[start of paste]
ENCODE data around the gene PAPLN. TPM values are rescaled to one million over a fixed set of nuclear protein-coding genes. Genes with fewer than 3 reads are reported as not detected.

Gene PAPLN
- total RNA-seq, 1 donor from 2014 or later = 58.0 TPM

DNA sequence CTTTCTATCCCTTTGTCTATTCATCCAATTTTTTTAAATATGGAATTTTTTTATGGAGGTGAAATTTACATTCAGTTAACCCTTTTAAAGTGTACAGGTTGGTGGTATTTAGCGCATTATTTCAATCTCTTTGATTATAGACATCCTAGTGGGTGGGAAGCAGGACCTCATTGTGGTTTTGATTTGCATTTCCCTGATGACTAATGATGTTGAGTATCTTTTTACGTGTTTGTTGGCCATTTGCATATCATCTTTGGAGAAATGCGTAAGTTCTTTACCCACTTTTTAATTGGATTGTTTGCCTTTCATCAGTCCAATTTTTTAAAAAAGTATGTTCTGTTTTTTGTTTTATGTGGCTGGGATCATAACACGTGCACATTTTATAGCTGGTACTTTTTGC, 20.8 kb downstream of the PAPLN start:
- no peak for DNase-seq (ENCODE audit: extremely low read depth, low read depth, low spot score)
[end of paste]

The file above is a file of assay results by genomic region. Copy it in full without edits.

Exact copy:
ENCODE data around the gene PAPLN. TPM values are rescaled to one million over a fixed set of nuclear protein-coding genes. Genes with fewer than 3 reads are reported as not detected.

Gene PAPLN
- total RNA-seq, 1 donor from 2014 or later = 58.0 TPM

DNA sequence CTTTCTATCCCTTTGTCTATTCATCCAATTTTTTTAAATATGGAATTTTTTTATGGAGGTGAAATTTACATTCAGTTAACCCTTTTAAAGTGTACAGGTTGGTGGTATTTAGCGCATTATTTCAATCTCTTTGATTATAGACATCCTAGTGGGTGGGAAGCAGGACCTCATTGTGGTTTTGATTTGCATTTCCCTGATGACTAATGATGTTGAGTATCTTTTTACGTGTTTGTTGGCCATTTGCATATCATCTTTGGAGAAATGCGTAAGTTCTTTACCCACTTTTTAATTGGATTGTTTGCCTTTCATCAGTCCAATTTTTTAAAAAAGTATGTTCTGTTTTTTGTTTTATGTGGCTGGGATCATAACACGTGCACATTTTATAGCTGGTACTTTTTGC, 20.8 kb downstream of the PAPLN start:
- no peak for DNase-seq (ENCODE audit: extremely low read depth, low read depth, low spot score)